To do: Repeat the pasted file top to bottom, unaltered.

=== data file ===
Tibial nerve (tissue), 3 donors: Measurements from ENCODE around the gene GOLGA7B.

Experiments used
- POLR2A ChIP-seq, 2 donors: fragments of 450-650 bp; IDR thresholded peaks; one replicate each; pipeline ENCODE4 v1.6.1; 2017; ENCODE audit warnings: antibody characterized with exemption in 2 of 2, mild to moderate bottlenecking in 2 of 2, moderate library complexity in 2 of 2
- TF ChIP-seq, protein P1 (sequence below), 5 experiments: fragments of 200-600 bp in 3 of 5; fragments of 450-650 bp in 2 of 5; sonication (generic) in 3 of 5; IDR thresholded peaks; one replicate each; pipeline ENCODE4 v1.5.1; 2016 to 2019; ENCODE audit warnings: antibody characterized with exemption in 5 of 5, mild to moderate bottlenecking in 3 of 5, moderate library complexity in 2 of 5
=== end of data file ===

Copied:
Tibial nerve (tissue), 3 donors: Measurements from ENCODE around the gene GOLGA7B.

Experiments used
- POLR2A ChIP-seq, 2 donors: fragments of 450-650 bp; IDR thresholded peaks; one replicate each; pipeline ENCODE4 v1.6.1; 2017; ENCODE audit warnings: antibody characterized with exemption in 2 of 2, mild to moderate bottlenecking in 2 of 2, moderate library complexity in 2 of 2
- TF ChIP-seq, protein P1 (sequence below), 5 experiments: fragments of 200-600 bp in 3 of 5; fragments of 450-650 bp in 2 of 5; sonication (generic) in 3 of 5; IDR thresholded peaks; one replicate each; pipeline ENCODE4 v1.5.1; 2016 to 2019; ENCODE audit warnings: antibody characterized with exemption in 5 of 5, mild to moderate bottlenecking in 3 of 5, moderate library complexity in 2 of 5